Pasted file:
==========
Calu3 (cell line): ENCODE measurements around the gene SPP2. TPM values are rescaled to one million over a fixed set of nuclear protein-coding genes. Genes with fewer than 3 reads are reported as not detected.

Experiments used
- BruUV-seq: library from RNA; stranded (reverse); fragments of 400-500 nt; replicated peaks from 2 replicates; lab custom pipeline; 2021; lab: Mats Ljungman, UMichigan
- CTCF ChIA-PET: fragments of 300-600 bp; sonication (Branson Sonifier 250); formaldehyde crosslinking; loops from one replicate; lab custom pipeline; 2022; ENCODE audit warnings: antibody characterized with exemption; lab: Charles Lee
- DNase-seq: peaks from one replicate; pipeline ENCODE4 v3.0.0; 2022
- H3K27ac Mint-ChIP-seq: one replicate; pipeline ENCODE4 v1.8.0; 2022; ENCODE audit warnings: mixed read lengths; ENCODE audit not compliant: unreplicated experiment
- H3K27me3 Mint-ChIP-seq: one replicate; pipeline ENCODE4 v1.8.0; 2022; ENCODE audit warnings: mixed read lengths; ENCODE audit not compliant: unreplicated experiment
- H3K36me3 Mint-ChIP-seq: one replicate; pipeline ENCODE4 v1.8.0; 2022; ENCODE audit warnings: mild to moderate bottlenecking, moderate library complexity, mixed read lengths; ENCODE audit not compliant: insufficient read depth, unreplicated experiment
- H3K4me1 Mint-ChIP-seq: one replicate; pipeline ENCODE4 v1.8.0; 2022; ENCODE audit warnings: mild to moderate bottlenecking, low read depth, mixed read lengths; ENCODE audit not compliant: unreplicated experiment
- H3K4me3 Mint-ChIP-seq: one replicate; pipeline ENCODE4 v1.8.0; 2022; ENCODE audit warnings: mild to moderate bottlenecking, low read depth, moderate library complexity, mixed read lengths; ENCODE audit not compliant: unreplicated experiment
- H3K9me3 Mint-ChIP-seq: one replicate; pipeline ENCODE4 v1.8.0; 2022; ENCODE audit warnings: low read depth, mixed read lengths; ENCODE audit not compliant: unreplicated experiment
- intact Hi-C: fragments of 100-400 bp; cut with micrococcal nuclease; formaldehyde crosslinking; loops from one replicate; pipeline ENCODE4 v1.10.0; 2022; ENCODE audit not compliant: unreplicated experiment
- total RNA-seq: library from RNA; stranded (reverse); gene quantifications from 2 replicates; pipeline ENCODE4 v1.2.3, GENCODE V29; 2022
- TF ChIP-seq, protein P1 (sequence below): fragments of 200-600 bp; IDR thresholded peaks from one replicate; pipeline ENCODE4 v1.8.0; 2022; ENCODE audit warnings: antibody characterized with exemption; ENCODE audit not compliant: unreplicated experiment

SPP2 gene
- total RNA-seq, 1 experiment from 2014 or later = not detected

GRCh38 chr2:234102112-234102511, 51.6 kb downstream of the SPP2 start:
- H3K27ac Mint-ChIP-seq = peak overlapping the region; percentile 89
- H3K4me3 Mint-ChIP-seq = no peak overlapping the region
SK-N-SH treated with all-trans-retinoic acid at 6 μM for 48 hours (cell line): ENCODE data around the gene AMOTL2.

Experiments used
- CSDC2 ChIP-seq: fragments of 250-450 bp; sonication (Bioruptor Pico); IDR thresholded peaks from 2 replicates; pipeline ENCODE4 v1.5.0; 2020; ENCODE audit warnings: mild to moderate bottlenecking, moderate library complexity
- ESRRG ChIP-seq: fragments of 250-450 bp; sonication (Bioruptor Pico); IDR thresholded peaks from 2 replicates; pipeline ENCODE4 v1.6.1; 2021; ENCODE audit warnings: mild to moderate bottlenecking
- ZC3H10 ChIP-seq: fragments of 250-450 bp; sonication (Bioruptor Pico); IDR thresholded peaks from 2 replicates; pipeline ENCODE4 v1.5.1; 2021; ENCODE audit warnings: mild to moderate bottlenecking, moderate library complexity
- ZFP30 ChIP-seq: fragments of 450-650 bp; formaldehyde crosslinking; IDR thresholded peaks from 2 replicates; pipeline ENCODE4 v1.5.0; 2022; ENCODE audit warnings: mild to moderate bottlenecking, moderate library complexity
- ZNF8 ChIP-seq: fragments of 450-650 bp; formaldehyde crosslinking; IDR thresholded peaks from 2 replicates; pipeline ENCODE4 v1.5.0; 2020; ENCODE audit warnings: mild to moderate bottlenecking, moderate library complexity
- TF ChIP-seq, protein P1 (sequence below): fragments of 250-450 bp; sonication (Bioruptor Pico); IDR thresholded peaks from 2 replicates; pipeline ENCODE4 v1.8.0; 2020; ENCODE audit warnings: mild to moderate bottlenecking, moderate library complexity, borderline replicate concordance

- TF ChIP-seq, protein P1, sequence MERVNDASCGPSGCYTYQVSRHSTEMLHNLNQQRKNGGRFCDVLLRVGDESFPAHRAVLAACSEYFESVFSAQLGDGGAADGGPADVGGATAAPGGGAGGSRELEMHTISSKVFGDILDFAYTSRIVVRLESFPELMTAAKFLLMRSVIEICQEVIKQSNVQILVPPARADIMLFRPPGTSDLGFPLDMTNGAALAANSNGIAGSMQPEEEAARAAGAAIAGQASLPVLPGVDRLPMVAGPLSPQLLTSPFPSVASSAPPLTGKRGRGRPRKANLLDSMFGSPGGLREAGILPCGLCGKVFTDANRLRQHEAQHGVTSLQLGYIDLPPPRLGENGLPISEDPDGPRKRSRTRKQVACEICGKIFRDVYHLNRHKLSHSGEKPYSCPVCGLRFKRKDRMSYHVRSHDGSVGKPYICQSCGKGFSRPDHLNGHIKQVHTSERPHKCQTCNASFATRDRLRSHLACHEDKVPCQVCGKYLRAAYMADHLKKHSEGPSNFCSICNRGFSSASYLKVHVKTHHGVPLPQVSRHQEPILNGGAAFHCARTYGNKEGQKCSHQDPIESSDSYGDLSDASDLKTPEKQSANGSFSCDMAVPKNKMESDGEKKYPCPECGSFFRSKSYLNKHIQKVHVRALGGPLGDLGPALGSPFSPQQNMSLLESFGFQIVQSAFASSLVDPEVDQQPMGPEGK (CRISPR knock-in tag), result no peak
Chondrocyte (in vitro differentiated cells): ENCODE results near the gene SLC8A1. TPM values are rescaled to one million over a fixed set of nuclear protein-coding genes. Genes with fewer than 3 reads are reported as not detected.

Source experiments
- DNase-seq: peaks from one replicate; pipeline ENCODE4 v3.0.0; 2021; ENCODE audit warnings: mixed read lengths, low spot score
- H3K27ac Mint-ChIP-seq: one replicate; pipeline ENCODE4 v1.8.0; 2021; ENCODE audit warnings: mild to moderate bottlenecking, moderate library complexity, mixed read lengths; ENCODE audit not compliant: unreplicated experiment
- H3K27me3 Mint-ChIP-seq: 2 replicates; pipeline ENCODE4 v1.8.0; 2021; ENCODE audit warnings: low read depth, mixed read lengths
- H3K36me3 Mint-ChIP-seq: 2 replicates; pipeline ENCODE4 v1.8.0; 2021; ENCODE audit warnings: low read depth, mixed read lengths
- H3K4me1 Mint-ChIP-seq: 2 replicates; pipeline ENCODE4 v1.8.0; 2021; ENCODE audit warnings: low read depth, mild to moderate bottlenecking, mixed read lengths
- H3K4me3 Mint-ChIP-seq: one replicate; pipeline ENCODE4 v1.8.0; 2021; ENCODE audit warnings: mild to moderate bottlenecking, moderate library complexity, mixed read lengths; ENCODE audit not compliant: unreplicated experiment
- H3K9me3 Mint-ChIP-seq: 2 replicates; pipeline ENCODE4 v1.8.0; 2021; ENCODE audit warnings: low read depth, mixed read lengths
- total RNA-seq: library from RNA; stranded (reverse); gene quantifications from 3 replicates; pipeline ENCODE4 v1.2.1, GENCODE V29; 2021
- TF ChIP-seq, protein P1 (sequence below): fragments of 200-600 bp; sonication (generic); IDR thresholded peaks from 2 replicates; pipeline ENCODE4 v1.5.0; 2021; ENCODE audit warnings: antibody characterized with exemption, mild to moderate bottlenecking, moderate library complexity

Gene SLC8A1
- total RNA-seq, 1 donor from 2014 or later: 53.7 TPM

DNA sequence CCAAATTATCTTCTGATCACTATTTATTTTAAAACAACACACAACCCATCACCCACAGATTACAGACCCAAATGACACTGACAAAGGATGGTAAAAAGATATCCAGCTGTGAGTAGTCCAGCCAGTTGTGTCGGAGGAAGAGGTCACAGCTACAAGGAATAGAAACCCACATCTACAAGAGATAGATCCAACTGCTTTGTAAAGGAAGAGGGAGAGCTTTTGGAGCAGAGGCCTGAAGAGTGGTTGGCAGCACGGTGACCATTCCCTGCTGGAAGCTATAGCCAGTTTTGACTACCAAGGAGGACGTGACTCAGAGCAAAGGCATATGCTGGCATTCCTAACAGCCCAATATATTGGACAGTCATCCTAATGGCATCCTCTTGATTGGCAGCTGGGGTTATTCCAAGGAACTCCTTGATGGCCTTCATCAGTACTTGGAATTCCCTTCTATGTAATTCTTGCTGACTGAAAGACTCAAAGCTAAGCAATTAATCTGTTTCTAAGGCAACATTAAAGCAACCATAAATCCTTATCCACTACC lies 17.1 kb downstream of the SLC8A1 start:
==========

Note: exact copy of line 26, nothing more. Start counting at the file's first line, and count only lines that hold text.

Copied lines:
- ZNF8 ChIP-seq: fragments of 450-650 bp; formaldehyde crosslinking; IDR thresholded peaks from 2 replicates; pipeline ENCODE4 v1.5.0; 2020; ENCODE audit warnings: mild to moderate bottlenecking, moderate library complexity